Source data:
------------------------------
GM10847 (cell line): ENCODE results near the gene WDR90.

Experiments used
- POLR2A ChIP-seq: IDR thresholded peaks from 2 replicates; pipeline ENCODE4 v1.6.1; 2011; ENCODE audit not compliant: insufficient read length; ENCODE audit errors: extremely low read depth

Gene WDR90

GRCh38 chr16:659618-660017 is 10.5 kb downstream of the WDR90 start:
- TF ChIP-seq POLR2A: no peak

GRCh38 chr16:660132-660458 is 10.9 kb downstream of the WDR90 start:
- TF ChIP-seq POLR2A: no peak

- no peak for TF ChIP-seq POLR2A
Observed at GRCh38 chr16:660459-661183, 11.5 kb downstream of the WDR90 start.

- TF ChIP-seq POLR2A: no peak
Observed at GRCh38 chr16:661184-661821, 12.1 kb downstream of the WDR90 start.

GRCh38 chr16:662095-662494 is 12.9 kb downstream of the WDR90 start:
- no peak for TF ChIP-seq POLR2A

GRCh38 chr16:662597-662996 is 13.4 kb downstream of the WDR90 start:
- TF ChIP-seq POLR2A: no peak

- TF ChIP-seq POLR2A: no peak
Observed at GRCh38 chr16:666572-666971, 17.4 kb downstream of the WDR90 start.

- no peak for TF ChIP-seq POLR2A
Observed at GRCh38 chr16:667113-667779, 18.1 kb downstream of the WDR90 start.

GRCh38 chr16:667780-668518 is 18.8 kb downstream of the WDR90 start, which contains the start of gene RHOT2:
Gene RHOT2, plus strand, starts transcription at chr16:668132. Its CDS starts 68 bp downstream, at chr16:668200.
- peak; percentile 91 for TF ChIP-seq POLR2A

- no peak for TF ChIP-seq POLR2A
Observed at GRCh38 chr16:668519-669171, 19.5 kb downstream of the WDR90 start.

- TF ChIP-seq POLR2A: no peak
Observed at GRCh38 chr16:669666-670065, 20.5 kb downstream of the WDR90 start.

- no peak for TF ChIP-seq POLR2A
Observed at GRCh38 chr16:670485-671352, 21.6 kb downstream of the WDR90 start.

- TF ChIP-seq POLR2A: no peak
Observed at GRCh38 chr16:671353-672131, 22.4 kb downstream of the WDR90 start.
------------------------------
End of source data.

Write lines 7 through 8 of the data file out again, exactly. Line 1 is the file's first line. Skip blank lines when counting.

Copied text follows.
GRCh38 chr16:660132-660458 is 10.9 kb downstream of the WDR90 start:
- TF ChIP-seq POLR2A: no peak